(a) A reasonably complete description of the property;
(b) A statement of the interest of the petitioner in the property, as owner or interest-holder which may be supported by bills of sale, contracts, or mortgages, or other documentary evidence; and
(c) Facts and circumstances sufficient to show whether the petitioner:
(i) Owns or holds an interest in the seized property as defined by section 712A-1;
(ii) Had any knowledge that the property was or would be involved in any violation of the law;
(iii) Had any knowledge of the particular violation which subjected the property to seizure and forfeiture;
(iv) Had any knowledge that the user of the property had any record, including arrests, except when the person was acquitted or the charges dismissed due to lack of evidence, for the violation which subjected the property to seizure and forfeiture or for any crime which is similar in nature.
Any subsequent pleadings or written communications alleging matters pertaining to [subparagraph] (b) or (c) of this [paragraph] must also be signed by the petitioner and sworn on oath before a notary public.
(6) If the attorney general, with sole discretion, determines that remission is not warranted, the attorney general may discretionarily mitigate the forfeiture where the petitioner has not met the minimum requirements for remission but where there are present other extenuating circumstances indicating that some relief should be granted to avoid extreme hardship. Mitigation may also be granted where the minimum requirements for remission have been met but the overall circumstances are such that the attorney general determines that complete relief is not warranted. Mitigation shall take the form of a money penalty imposed upon the petitioner which shall be deposited into the criminal forfeiture fund established under section 712A-16. Extenuating circumstances include:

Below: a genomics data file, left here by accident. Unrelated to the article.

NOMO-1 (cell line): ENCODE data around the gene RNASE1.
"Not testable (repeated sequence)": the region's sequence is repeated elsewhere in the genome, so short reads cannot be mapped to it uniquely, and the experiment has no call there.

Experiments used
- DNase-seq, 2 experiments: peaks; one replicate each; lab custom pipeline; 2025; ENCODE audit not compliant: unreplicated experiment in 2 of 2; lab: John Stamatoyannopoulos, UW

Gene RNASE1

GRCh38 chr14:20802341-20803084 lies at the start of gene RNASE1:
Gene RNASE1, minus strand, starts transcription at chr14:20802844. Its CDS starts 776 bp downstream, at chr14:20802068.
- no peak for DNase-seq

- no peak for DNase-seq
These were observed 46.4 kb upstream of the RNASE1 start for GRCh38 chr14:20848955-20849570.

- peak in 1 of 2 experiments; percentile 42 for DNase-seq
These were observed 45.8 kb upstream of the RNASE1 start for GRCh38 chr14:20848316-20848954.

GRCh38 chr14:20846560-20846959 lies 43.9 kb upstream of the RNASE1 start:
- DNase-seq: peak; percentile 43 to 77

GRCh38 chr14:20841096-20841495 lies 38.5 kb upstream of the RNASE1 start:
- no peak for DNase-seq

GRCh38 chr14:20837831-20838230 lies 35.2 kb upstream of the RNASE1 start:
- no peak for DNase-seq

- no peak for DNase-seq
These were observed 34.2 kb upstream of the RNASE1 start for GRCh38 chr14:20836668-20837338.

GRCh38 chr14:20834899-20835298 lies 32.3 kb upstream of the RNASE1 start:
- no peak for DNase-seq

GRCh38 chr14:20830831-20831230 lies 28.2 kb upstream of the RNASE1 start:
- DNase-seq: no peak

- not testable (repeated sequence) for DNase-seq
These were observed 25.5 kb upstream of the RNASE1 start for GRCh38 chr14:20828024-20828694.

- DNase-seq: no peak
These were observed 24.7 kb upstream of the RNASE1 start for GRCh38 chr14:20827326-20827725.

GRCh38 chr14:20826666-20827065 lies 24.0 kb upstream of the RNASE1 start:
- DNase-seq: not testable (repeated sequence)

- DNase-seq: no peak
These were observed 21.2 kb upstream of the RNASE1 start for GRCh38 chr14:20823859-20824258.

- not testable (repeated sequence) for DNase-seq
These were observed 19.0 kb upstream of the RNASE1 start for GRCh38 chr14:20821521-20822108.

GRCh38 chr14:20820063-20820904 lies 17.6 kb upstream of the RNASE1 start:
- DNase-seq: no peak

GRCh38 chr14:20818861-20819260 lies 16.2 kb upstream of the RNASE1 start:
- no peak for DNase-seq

(a) Language or culture barrier;
(b) Humanitarian factors such as youth or extreme age;
(c) Presence of physical or mental disease, disorder, or defect;
(d) Limited or peripheral criminal culpability;
(e) Cooperation with the seizing agency or the prosecuting attorney; and
(f) Any contributory error on the part of government officials.
(7) It shall be the duty of the attorney general to inquire into the facts and circumstances alleged in a petition for remission or mitigation of forfeiture. However, no petitioner is entitled to a hearing on the petition for remission or mitigation. Hearings, if any, shall be held at the discretion of the attorney general.